Dialogue Concerning the Two Chief World Systems

Ptolemaic and Copernican
Galileo Galilei
Introduced by Dava Sobel
Foreword by Albert Einstein
Translated by Stillman Drake

A fascinating insight into Galileo's fundamental contribution to science. Introduced by the Pulitzer Prize finalist writer Dava Sobel.

When Galileo completed the first great work of modern science in 1632 he paved the way for freedom of scientific thought and paid the price with the loss of his own liberty. Supporting Copernicus’s heliocentric view of the universe against Ptolemaic geocentrism, the Dialogue was condemned by the Catholic Church, making Galileo a prisoner of the Inquisition for the rest of his life. Nevertheless it began a revolution, undermining the classical, reason-based tradition endorsed by the Church – because it supported the notion that humankind, and therefore God, lay at the centre of the universe – and leading science back to an objective, empirical attitude towards the cosmos.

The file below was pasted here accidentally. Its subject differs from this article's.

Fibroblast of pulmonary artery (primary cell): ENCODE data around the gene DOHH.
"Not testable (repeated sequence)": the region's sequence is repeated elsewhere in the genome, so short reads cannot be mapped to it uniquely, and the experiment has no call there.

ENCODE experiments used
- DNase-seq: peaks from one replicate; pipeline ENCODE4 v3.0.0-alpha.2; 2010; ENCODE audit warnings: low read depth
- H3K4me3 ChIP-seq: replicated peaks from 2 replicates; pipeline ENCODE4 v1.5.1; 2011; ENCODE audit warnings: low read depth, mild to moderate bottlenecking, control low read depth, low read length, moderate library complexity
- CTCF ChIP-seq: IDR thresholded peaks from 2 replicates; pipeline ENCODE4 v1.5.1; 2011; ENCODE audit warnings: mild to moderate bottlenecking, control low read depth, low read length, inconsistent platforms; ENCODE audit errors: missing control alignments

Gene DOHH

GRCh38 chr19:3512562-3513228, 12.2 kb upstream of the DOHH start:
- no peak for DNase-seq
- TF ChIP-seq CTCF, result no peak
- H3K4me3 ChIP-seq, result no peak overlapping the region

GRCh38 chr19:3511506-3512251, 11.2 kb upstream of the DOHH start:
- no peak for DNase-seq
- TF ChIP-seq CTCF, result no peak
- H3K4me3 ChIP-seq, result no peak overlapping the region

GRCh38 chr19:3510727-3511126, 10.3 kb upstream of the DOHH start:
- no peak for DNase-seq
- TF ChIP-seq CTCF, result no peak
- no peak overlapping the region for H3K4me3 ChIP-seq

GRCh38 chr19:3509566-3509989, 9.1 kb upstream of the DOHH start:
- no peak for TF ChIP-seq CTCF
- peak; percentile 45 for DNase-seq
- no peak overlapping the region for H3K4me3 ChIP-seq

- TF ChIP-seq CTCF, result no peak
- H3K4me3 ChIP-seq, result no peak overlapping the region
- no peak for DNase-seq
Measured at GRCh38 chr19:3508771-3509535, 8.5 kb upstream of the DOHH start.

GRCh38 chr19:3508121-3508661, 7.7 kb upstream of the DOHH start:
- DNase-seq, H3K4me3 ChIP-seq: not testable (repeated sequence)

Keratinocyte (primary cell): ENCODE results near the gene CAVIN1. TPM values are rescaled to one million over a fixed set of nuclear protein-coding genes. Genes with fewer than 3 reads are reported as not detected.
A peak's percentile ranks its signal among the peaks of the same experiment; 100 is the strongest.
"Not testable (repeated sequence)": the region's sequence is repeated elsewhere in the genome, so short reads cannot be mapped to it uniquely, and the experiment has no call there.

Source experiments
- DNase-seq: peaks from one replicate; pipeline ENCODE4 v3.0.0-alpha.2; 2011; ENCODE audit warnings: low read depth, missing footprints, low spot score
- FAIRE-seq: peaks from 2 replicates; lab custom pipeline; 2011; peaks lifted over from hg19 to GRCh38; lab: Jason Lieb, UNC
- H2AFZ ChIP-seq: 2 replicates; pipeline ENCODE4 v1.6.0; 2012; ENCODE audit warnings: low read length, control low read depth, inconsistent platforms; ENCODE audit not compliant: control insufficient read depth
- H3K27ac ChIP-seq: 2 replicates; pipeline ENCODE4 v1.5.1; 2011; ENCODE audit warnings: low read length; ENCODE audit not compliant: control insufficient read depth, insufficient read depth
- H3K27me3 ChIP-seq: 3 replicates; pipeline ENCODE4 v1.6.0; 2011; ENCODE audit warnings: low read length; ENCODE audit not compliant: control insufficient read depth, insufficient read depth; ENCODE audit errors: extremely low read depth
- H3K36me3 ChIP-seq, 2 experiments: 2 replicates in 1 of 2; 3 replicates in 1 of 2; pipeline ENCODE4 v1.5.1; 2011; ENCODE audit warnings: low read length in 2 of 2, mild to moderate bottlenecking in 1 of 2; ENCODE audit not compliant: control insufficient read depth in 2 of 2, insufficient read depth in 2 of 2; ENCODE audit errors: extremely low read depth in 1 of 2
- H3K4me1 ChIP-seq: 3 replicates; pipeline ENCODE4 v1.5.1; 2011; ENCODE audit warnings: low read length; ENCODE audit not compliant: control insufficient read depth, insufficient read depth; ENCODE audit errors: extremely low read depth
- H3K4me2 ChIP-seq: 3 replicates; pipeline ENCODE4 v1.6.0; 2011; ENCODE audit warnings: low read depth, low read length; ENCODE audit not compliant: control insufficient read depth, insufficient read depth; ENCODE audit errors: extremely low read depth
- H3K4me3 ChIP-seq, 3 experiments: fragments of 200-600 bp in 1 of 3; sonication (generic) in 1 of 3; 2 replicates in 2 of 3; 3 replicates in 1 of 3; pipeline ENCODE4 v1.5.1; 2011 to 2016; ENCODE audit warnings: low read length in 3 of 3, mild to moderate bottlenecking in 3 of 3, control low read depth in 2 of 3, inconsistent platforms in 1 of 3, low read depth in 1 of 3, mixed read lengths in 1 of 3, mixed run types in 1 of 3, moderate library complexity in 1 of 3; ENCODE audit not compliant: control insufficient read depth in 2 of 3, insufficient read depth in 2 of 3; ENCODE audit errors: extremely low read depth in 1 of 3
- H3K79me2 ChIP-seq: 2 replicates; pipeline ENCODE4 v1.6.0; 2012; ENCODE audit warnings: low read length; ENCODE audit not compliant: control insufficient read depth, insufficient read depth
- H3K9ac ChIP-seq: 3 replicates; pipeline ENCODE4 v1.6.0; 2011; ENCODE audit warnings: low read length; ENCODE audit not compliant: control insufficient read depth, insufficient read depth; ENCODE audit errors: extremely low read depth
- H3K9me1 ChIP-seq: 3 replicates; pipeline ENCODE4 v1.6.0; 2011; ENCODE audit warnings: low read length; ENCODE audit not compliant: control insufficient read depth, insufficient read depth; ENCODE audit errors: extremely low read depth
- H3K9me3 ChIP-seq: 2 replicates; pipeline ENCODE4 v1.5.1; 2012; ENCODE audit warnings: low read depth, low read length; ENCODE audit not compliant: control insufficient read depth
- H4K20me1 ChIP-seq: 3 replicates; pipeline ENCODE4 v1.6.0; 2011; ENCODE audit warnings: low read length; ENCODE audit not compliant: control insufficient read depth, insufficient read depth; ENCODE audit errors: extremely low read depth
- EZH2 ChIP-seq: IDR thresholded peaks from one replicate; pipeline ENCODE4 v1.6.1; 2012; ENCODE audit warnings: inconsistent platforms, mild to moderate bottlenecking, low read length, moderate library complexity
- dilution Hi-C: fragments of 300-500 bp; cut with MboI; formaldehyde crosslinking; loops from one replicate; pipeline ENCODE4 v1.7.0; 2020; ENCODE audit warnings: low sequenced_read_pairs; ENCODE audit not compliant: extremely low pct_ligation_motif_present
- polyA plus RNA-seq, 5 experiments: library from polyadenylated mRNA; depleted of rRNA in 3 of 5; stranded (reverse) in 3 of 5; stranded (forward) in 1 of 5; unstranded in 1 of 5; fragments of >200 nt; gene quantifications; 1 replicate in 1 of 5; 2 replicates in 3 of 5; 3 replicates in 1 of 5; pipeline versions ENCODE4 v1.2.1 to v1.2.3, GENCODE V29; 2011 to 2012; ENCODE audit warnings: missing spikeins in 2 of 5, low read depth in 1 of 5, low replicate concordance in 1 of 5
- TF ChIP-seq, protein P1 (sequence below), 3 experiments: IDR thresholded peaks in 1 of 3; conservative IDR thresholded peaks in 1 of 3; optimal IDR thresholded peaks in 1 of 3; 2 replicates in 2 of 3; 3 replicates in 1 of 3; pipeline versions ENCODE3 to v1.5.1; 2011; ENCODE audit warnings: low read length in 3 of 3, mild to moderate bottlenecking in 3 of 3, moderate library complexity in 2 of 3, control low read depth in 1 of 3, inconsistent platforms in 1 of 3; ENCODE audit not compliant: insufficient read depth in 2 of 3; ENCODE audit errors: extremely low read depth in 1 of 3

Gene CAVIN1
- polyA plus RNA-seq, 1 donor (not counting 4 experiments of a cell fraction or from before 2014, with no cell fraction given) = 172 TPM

Longman-History Today Historical Picture Researcher of the Year Award 2014 won by Cathie Arrington for her work on this edition

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